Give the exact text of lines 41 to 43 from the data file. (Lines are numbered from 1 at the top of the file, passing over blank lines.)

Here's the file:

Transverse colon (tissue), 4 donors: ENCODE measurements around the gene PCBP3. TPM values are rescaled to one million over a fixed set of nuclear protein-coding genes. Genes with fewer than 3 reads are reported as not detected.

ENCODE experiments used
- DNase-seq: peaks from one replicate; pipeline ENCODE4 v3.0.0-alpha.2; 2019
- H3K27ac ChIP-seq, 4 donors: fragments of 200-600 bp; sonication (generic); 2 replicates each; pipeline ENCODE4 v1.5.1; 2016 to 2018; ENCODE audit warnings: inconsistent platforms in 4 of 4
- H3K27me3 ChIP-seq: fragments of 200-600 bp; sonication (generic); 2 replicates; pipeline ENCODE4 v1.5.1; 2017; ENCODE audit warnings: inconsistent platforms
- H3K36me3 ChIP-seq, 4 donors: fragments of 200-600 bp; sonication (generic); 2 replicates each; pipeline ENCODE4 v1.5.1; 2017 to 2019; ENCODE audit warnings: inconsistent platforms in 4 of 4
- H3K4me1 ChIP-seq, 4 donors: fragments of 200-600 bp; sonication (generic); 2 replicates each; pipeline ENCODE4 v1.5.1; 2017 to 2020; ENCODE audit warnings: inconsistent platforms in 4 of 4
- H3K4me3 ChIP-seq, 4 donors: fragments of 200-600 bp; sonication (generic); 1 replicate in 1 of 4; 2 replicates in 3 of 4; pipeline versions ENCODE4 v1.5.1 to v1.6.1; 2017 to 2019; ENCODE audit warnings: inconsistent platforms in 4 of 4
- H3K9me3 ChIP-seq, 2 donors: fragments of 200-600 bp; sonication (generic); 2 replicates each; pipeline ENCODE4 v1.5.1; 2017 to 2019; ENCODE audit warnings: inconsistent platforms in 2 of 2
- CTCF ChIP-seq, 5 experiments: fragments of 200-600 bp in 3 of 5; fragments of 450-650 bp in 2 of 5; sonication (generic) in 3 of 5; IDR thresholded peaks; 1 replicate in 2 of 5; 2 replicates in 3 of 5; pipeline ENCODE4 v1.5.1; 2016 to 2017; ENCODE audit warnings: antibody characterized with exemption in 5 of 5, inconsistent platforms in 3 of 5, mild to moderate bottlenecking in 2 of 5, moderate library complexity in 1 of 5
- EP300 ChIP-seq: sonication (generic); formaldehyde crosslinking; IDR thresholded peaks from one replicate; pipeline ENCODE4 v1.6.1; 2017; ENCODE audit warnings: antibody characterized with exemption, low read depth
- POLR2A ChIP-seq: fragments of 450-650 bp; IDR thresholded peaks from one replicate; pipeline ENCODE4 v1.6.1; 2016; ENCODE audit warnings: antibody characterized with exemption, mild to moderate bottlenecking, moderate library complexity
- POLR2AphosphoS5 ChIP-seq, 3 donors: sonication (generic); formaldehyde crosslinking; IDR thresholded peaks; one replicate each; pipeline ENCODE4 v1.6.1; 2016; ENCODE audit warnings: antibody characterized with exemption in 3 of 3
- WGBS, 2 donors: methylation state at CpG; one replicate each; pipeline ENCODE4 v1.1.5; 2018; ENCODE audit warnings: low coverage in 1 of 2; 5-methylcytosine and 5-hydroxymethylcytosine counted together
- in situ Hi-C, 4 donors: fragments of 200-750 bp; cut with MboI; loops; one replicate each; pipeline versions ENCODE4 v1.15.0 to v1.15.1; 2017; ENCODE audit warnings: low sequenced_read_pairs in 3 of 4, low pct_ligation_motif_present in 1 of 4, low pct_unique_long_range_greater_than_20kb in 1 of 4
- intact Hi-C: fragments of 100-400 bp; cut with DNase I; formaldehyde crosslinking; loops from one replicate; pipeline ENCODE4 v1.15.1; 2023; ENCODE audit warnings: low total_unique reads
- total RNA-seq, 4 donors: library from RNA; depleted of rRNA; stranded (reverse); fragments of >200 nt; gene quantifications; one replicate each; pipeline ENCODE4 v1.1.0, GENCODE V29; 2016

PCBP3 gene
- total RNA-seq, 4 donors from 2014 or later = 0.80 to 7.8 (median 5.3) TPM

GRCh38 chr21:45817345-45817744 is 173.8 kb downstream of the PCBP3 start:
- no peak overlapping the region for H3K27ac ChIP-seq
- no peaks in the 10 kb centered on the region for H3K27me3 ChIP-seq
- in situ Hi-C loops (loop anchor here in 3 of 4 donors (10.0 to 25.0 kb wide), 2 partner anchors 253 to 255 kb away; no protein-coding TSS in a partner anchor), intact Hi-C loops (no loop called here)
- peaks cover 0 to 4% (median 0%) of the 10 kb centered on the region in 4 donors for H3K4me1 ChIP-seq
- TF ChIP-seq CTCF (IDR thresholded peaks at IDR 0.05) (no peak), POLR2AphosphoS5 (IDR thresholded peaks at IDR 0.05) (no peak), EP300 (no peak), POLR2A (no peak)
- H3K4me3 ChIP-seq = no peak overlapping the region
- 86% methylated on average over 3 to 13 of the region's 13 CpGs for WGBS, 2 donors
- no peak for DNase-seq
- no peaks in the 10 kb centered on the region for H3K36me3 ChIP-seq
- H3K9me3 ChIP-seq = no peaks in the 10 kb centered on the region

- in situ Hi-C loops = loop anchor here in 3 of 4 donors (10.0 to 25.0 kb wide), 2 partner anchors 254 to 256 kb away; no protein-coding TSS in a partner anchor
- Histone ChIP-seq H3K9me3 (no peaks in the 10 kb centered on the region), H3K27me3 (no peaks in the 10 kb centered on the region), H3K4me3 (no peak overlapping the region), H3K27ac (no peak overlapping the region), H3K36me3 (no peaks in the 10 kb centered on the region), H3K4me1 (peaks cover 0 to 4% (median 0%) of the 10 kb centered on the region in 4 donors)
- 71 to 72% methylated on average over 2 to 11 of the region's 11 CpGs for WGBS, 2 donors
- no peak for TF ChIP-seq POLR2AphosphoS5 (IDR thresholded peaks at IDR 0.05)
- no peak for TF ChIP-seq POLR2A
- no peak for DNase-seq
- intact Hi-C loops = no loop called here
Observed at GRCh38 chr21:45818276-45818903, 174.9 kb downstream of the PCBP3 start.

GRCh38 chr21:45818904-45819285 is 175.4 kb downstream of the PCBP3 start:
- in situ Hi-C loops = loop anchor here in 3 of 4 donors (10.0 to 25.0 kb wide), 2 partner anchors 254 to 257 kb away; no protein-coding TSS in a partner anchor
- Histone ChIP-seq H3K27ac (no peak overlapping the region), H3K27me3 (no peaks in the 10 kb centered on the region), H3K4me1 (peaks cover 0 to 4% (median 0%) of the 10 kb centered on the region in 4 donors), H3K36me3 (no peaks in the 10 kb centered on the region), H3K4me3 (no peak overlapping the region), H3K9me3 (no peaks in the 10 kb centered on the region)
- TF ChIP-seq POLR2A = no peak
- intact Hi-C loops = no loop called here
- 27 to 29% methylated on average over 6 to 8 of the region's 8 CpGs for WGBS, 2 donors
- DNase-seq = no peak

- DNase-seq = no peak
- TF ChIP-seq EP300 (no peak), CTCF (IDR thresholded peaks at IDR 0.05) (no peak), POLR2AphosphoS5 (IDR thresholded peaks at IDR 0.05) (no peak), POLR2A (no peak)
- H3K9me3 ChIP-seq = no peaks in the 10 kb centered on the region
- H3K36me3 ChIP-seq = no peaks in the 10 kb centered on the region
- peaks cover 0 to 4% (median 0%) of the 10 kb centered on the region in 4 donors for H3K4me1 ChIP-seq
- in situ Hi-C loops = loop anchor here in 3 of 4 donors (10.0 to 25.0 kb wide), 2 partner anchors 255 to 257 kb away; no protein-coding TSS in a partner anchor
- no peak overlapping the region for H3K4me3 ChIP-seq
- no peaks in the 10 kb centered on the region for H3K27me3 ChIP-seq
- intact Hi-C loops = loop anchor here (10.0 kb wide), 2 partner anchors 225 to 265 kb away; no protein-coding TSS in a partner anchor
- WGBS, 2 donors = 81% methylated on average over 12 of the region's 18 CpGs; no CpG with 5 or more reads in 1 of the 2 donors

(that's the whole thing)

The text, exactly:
- Histone ChIP-seq H3K27ac (no peak overlapping the region), H3K27me3 (no peaks in the 10 kb centered on the region), H3K4me1 (peaks cover 0 to 4% (median 0%) of the 10 kb centered on the region in 4 donors), H3K36me3 (no peaks in the 10 kb centered on the region), H3K4me3 (no peak overlapping the region), H3K9me3 (no peaks in the 10 kb centered on the region)
- TF ChIP-seq POLR2A = no peak
- intact Hi-C loops = no loop called here